The THS is trimmed for a lower speed and so the baro-hold is causing the autopilot (at the higher actual airspeed) to hold stick forward/elevator down pressures.
I don't think it is the way it works. The THS is not set in function of the indicated airspeed.
.
Confiture,
1. Are you able to expand upon this and supply/propose what the alternative input factors might be that normally cause the Trimmable Horizontal Stabilizer (THS) to auto-trim?
.
2. Are you placing a different interpretation upon the BEA statement (which is admittedly a mite obscure)?
.
3. Do you not subscribe to the theory that the autopilot could have kicked out due to holding a limiting force gradient in the pitching plane? (and therefore that the surprise factor that may have made all the difference to any subsequent loss of control could have been a sudden high-rate pitch-up)
.
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Old 4th Jul 2010, 10:25
  #1671 (permalink)  
 
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Originally posted by GreatBear ..

In your recent chart (Post #1670), the area labeled "Initial aerial grid search 01 June 2009" begins at the LKP, not at the Ultimo Reporte location used by the FAB and referenced in their Note 16. Their search seems to have proceeded "noroeste" from the Ultimo Reporte location, not from the LKP.
I have very little faith in the validity of the information attributed to the Brazilian Military's media arm. Most of what I have come across doesn't come close to being verifiable. The information on which I based the aerial searches shown in my earlier graphic has been extracted from a screen shot taken in the Rescue Co-ordination Center at Recife, and it is reproduced below with a few identifying points added. The FAB were basing their search on the LKP and not the Ultimo Reporte position used by their media people.



The areas searched from 03 June 2009 were those to the south, and were a result of some miscellaneous debris and an oil slick being found. In other words the FAB headed off on a tangent and it wasn't until surface vessels arrived that the southern site could be excluded.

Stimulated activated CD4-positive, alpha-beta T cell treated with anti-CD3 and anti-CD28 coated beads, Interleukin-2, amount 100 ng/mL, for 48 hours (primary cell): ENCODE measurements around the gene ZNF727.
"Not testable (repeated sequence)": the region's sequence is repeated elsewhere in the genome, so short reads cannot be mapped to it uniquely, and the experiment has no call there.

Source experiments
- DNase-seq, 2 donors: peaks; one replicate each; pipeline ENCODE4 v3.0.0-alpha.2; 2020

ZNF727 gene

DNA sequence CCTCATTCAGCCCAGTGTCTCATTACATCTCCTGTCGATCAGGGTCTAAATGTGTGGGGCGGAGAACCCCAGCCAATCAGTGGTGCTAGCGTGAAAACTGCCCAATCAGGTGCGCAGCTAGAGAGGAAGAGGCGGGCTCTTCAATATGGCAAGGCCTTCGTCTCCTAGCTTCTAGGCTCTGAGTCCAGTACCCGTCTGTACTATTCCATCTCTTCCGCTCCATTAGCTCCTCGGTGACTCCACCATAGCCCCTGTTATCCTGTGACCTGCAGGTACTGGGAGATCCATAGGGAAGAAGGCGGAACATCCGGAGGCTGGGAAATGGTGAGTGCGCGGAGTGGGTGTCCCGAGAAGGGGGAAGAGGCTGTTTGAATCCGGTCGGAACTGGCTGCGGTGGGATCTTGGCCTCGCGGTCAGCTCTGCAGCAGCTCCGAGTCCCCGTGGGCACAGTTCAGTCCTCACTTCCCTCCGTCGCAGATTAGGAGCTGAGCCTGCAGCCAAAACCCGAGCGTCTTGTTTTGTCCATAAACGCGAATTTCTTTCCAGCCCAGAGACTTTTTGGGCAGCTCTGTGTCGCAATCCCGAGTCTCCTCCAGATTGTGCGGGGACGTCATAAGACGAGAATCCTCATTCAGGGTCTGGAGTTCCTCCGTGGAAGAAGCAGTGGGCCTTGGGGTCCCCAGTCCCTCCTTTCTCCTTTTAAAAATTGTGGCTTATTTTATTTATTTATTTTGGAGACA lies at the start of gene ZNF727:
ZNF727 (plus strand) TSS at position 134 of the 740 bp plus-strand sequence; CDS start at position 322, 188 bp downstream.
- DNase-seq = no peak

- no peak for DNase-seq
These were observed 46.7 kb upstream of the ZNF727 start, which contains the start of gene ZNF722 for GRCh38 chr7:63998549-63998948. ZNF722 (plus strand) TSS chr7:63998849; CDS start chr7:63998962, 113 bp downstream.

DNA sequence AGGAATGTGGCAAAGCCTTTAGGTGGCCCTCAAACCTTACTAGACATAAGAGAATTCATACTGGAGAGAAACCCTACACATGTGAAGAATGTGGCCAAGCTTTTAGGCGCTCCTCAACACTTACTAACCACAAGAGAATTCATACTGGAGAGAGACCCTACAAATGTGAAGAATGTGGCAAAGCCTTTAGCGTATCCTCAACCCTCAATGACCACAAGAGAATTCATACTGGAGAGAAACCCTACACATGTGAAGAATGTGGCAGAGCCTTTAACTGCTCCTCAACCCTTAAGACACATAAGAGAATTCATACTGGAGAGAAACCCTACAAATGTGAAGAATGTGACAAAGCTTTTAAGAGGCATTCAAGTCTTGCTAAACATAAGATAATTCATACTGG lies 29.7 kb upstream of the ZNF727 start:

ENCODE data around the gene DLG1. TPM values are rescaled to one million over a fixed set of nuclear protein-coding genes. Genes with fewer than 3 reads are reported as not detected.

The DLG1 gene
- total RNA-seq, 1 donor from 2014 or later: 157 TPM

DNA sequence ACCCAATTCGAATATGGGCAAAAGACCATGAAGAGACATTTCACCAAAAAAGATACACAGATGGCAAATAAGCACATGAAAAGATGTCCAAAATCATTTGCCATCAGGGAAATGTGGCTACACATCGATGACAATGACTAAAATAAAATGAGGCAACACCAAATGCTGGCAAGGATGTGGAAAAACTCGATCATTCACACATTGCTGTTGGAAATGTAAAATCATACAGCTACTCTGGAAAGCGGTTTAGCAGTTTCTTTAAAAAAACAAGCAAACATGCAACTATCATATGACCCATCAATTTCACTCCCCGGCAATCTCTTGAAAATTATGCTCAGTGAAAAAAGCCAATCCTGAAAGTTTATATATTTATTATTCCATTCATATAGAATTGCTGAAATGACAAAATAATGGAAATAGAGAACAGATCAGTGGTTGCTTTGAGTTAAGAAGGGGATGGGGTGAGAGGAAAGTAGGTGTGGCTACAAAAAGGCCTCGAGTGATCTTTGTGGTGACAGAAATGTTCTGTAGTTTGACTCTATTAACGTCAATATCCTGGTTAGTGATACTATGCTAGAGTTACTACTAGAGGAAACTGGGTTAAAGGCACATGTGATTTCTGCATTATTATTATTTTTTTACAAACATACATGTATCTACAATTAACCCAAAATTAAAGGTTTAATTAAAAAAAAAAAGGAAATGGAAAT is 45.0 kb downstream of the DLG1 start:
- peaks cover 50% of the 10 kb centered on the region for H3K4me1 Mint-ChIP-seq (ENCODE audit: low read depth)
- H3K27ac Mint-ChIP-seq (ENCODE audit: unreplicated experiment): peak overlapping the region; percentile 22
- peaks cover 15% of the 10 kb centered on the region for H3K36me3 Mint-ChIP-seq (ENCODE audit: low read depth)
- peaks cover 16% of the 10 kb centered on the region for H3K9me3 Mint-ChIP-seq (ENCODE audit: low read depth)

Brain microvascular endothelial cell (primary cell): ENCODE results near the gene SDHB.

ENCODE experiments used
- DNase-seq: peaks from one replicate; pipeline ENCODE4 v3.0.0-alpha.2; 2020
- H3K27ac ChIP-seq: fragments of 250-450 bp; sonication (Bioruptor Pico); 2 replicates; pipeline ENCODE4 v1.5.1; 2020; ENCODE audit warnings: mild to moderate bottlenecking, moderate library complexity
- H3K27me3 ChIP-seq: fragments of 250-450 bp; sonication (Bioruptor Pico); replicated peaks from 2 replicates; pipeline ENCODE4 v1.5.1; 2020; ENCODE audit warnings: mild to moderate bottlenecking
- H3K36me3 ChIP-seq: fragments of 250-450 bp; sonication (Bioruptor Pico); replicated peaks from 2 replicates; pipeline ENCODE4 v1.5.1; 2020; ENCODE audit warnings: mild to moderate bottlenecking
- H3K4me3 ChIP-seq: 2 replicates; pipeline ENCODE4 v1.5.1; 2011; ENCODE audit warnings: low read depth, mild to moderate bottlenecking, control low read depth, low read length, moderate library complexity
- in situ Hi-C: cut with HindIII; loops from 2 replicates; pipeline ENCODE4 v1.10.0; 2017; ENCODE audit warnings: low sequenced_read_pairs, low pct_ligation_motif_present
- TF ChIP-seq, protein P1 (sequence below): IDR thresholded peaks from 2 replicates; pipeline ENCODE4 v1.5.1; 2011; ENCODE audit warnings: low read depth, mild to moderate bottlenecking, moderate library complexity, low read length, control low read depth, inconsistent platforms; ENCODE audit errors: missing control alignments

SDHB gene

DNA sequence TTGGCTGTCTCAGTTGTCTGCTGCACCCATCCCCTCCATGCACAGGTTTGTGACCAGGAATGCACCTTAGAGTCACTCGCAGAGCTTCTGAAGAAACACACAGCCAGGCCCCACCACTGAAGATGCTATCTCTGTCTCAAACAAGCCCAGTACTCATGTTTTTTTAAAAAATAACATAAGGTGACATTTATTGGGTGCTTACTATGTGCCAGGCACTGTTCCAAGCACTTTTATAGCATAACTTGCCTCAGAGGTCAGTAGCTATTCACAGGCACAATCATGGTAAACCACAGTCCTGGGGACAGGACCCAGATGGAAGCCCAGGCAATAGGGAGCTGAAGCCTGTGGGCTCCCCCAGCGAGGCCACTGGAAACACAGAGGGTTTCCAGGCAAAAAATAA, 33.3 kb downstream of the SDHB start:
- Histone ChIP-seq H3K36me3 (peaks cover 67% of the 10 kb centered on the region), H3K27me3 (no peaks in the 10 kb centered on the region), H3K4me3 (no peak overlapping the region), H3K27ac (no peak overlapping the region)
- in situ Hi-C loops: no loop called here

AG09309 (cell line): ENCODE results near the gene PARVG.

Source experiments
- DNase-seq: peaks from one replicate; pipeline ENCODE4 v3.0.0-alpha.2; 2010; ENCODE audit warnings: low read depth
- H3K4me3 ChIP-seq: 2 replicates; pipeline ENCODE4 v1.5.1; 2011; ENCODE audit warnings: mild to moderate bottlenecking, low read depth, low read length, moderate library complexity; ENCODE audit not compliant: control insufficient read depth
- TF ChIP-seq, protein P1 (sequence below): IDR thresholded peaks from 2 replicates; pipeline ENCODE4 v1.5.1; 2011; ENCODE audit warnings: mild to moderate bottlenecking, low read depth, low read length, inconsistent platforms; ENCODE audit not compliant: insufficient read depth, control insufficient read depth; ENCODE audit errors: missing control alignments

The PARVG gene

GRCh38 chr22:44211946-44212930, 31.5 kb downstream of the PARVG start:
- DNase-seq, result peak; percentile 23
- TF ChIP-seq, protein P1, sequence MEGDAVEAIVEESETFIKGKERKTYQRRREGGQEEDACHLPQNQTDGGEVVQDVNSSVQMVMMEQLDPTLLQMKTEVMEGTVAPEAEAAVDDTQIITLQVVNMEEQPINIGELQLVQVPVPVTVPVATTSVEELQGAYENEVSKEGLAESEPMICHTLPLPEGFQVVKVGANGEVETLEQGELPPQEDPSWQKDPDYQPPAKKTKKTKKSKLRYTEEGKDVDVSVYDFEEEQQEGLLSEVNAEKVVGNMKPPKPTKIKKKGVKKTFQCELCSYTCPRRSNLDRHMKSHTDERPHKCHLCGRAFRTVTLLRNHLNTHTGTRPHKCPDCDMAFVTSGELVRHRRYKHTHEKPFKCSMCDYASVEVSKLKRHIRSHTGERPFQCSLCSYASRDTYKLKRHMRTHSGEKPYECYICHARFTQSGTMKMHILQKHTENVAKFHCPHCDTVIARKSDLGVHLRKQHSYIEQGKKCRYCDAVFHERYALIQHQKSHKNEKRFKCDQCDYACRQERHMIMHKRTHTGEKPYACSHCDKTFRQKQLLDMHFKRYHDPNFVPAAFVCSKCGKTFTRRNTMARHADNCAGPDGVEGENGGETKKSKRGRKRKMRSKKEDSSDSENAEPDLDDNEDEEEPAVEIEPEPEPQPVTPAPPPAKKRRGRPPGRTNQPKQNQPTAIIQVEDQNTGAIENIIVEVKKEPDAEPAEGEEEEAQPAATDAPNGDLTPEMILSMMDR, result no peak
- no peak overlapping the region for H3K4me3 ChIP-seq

mm43
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Old 4th Jul 2010, 12:16
  #1672 (permalink)  
 
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Worth a Read

ASJ articles at
.
tinyurl.com/2ay2526
.
and
.
tinyurl.com/238qlvy
.
.
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Old 4th Jul 2010, 13:22
  #1673 (permalink)  
 
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Belgique,

The ASJ is not published by a dis-interested party. For example, the Nolan-Law Group, publisher of the ASJ, in Chicago is presently suing Parker-Hannifin, asserting that its equipment was responsible for the crash of EgyptAir 990. They are also suing Air France for AF 358 for the weather-related over-run at Toronto.
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Old 4th Jul 2010, 14:37
  #1674 (permalink)  
 
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TheShadow,
  1. The pilot, or the AP, set the trim in order to relieve the effort on the flight control command once the desirable attitude is established. That effort is related to the real airspeed, not the indicated one.
    I imagine the hydraulic jacks have the capacity to measure the effort applied on them the same way the pilot would feel it through his arm (?)

  2. I don't see it as a question of "misposition" but more as an inappropriate amplitude of movement (the Rudder Travel Limiter Unit would be duped by a false indicated airspeed - See the graph posted by mm43 earlier)
    Also, for the 330, the outboard ailerons could be displaced when actually only the inboard ailerons should move for higher speeds.